Late Mortality after Allogeneic Bone Marrow Transplantation in Childhood for Bone Marrow Failure Syndromes and Severe Aplastic Anemia

Anna Sällfors Holmqvist, Yanjun Chen, Jessica Wu, Kevin Battles, Liton Francisco, Lindsey Hageman, Michelle Kung, Emily Ness, Mariel Parman, Jeanette Falck Winther, Joseph Rosenthal, Mukta Arora, Saro H. Armenian, Smita Bhatia

Research output: Contribution to journalArticlepeer-review

2 Scopus citations

Abstract

Children with bone marrow failure syndromes and severe aplastic anemia (SAA) are treated with allogeneic blood or marrow transplantation (BMT). However, there is a paucity of studies examining late mortality risk after allogeneic BMT performed in childhood for bone marrow failure syndromes and SAA and evaluating how this risk differs between these diseases. We investigated cause-specific late mortality in 2-year survivors of allogeneic BMT for bone marrow failure syndromes and SAA performed before age 22years between 1974 and 2010 at 2 US transplantation centers. Vital status information was collected from medical records, the National Death Index, and Accurint databases. Overall survival was calculated using Kaplan-Meier techniques. The standardized mortality ratio (SMR) was calculated using age- sex-, and calendar-specific mortality rates from the Centers for Disease Control and Prevention. Among the 2-year survivors of bone marrow failure syndromes (n = 120) and SAA (n = 147), there were 15 and 19 deaths, respectively, yielding an overall survival of 86.4% for bone marrow failure syndromes and 93.1% for SAA at 15years post-BMT. Compared with the general population, patients with bone marrow failure syndromes were at a higher risk for premature death (SMR, 22.7; 95% CI, 13.1 to 36.2) compared with those with SAA (SMR, 4.5; 95% CI, 2.8 to 7.0) (P <.0001). The elevated relative risk persisted at ≥15years after BMT for both diseases. The hazard of all-cause late mortality was 2.9-fold (95% CI, 1.1 to 7.3) higher in patients with bone marrow failure syndromes compared with those with SAA. The high late mortality risk in recipients of allogeneic BMT in childhood for bone marrow failure syndromes calls for intensified life-long follow-up.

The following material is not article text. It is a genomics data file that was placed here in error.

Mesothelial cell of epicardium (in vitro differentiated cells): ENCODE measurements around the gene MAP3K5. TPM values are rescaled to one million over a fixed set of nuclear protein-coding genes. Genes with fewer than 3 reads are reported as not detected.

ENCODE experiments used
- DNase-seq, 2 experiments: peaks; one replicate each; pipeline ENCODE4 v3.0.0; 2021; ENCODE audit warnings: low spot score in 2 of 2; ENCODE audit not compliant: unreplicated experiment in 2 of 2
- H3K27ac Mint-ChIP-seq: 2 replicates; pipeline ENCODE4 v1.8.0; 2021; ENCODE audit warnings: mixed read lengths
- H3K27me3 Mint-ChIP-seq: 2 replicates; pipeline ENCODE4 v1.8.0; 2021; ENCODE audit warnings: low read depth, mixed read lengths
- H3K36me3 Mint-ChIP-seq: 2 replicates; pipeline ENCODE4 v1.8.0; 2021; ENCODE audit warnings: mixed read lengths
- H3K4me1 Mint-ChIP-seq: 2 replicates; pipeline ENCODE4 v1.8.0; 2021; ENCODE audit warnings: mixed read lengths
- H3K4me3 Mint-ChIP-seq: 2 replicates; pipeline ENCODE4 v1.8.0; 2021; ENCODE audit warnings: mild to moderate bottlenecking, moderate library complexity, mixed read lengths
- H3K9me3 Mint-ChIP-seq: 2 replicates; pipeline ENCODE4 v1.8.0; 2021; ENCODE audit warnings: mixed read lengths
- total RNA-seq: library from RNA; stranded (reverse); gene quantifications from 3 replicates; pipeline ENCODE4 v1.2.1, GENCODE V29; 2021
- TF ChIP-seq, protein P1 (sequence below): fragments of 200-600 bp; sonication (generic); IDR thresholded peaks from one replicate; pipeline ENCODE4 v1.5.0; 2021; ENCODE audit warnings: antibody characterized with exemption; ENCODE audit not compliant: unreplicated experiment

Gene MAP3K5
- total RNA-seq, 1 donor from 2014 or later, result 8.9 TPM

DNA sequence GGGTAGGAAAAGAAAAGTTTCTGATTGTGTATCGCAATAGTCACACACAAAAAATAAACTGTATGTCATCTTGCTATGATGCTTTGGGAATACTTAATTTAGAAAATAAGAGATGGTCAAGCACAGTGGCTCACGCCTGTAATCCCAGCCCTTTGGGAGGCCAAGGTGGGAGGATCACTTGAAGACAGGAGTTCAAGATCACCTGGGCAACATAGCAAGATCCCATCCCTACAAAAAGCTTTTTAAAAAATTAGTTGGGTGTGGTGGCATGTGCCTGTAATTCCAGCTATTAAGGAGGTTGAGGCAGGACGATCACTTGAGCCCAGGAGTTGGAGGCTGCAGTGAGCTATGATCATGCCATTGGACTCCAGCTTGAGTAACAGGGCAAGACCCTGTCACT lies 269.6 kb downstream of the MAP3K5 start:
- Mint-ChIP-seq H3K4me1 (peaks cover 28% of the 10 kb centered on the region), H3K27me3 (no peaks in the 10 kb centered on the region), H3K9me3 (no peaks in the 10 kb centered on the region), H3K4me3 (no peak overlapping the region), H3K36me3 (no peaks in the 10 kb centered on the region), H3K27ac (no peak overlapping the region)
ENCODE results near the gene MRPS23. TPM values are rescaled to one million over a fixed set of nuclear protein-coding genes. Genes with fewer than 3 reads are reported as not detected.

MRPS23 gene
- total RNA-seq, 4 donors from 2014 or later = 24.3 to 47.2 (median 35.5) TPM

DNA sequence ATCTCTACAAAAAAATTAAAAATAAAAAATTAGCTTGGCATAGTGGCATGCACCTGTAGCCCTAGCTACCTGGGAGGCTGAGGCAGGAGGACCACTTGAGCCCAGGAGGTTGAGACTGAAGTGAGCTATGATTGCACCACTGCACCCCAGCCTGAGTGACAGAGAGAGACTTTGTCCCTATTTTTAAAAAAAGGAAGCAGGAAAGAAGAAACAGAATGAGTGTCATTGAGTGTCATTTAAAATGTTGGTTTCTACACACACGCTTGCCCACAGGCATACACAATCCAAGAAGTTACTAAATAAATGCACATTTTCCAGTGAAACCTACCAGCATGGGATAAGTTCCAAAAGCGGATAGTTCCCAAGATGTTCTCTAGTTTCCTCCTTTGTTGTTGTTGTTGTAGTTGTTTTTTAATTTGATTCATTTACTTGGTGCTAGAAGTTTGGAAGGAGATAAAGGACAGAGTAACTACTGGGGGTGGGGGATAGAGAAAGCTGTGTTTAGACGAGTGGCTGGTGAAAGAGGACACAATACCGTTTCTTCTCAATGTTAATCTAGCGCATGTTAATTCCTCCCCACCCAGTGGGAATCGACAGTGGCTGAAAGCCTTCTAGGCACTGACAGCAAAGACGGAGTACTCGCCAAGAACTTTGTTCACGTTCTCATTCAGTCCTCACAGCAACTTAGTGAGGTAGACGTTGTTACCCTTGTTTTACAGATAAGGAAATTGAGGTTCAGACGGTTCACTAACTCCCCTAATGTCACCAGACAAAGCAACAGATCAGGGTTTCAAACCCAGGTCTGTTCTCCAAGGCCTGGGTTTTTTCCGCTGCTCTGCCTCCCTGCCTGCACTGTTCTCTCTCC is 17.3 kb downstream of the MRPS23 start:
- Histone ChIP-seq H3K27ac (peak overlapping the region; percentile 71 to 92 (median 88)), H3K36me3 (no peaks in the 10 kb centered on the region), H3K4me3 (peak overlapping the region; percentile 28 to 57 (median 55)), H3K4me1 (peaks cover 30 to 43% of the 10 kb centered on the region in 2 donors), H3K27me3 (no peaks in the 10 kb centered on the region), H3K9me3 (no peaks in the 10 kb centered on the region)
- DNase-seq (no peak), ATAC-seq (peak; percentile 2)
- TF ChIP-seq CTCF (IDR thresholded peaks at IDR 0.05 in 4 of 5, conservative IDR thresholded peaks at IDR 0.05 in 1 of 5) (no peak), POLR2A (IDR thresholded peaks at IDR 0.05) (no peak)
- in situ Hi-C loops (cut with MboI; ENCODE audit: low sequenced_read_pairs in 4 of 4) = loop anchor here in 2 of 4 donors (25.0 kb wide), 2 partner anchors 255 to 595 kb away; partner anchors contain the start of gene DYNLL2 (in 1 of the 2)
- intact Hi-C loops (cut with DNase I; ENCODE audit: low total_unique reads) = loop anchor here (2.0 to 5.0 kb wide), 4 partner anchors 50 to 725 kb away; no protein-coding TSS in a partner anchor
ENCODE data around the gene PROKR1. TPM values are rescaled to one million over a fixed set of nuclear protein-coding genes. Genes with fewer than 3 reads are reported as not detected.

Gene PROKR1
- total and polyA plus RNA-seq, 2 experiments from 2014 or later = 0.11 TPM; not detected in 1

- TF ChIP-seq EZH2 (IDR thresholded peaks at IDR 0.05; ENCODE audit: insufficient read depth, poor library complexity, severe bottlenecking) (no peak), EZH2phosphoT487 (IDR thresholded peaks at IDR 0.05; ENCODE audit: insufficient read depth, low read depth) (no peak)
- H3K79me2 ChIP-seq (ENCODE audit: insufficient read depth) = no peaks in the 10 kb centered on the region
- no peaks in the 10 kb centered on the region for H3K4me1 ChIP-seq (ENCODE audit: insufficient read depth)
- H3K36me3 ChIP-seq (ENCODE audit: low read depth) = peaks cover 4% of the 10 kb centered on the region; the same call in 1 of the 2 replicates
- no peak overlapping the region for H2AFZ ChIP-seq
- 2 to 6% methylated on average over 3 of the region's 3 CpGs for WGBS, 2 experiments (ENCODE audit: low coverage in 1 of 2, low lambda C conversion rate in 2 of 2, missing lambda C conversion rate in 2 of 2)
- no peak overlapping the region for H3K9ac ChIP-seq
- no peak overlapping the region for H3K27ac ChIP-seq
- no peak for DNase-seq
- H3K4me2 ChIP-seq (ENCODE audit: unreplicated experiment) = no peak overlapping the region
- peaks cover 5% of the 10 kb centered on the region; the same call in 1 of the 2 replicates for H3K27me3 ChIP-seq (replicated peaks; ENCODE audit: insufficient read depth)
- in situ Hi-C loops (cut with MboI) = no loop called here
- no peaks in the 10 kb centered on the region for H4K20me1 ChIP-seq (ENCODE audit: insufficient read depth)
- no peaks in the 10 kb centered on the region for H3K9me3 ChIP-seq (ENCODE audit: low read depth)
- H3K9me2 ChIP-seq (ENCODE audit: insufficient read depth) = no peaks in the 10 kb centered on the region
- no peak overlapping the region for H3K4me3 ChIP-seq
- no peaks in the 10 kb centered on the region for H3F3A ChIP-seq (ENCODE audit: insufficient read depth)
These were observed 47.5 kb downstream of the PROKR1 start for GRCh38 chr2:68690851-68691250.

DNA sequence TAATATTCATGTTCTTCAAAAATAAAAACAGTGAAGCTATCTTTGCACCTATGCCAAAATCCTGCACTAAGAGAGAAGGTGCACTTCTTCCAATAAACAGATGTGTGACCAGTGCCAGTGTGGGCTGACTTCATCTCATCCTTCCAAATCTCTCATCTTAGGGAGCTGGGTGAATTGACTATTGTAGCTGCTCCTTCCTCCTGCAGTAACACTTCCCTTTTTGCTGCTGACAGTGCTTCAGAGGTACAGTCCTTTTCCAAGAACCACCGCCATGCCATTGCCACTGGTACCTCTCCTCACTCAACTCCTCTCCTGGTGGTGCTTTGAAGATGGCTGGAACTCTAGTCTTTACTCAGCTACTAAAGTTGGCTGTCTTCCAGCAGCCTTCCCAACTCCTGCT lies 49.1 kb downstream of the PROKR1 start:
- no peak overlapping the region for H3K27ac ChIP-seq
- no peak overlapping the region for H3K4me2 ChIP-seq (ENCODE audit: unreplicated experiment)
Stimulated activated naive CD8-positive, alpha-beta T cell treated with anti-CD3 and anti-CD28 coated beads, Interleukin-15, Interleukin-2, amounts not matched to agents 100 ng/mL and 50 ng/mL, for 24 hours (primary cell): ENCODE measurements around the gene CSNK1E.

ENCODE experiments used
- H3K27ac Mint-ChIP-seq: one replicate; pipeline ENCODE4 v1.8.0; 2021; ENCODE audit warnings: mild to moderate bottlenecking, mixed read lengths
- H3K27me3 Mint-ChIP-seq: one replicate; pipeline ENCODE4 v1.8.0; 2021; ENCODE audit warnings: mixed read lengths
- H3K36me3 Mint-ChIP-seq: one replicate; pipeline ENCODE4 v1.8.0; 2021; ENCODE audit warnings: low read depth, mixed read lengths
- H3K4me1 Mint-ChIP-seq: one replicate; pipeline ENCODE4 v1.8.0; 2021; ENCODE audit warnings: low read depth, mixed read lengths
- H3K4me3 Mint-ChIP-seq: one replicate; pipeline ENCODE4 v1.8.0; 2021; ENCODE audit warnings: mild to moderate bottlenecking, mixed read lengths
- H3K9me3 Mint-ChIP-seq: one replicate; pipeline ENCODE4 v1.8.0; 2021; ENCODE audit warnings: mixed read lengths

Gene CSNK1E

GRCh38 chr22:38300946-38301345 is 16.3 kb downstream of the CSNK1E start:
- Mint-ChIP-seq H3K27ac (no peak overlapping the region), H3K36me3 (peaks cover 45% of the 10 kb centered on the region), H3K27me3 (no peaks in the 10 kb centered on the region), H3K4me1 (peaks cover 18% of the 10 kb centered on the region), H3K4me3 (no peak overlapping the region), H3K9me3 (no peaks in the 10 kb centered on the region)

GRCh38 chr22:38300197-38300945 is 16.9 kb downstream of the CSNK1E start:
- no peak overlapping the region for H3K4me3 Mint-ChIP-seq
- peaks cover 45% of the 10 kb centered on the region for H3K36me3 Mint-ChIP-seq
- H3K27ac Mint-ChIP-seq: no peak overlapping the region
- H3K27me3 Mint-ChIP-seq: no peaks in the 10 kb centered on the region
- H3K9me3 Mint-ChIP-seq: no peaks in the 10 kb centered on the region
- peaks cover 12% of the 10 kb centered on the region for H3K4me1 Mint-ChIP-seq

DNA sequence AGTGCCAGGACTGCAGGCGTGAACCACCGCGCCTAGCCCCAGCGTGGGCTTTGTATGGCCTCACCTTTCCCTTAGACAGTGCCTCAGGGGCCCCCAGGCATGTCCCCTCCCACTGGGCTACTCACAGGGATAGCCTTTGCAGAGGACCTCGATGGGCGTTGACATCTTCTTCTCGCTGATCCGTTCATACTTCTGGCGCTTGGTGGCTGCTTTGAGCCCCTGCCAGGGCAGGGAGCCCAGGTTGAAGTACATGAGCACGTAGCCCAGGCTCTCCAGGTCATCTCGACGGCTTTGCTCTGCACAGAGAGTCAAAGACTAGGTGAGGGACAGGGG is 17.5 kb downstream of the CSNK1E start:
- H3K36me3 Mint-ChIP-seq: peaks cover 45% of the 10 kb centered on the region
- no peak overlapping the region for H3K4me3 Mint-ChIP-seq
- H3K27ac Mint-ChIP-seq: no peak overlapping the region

Original languageEnglish (US)
Pages (from-to)749-755
Number of pages7
JournalBiology of Blood and Marrow Transplantation
Volume25
Issue number4
DOIs
StatePublished - Apr 2019

Bibliographical note

Funding Information:
Financial disclosure: This study was supported in parts by grants from the National Cancer Institute ( R01 CA078938 ), and the Swedish Childhood Cancer Foundation ( TJ2016-0014 ).

Publisher Copyright:
© 2018 American Society for Blood and Marrow Transplantation

Keywords

  • Allogeneic BMT
  • Bone marrow failure syndrome
  • Childhood
  • Late mortality
  • Severe aplastic anemia

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